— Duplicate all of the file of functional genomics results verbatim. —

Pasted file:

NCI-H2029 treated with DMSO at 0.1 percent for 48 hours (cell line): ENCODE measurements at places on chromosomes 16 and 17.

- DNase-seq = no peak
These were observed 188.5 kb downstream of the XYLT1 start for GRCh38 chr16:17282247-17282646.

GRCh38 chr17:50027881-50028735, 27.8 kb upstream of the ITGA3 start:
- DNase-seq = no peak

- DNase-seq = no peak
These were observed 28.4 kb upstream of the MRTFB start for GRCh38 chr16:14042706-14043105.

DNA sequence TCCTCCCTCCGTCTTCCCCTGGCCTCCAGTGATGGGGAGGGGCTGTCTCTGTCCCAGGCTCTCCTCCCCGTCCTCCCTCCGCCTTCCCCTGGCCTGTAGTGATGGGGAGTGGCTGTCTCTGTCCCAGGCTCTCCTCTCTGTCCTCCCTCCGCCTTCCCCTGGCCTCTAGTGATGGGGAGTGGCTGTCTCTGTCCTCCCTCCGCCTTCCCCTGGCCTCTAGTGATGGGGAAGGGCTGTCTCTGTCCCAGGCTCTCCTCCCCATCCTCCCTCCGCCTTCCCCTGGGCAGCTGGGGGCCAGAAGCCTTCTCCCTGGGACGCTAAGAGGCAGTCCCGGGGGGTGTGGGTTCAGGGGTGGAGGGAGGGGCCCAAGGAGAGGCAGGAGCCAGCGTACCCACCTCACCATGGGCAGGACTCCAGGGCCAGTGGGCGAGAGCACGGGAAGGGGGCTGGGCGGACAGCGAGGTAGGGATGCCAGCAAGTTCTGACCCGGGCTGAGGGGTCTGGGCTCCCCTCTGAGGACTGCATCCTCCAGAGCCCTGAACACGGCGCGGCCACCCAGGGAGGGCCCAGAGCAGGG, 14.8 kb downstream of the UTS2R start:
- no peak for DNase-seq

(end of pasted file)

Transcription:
NCI-H2029 treated with DMSO at 0.1 percent for 48 hours (cell line): ENCODE measurements at places on chromosomes 16 and 17.

- DNase-seq = no peak
These were observed 188.5 kb downstream of the XYLT1 start for GRCh38 chr16:17282247-17282646.

GRCh38 chr17:50027881-50028735, 27.8 kb upstream of the ITGA3 start:
- DNase-seq = no peak

- DNase-seq = no peak
These were observed 28.4 kb upstream of the MRTFB start for GRCh38 chr16:14042706-14043105.

DNA sequence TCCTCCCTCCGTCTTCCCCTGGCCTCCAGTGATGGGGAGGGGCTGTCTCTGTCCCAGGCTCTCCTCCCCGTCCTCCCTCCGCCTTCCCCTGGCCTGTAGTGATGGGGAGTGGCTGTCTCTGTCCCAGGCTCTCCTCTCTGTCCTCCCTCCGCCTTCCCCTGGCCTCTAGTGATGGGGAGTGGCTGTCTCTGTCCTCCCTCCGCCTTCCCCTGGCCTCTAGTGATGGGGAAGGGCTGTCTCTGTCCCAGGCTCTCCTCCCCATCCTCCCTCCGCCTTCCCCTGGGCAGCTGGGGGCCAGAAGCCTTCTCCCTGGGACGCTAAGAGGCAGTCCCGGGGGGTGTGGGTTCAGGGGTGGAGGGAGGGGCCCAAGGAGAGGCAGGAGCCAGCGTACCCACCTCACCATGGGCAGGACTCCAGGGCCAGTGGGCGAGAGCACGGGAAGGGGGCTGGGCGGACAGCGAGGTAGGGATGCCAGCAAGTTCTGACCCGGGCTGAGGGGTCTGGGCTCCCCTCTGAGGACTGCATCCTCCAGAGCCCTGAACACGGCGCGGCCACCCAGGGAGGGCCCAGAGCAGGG, 14.8 kb downstream of the UTS2R start:
- no peak for DNase-seq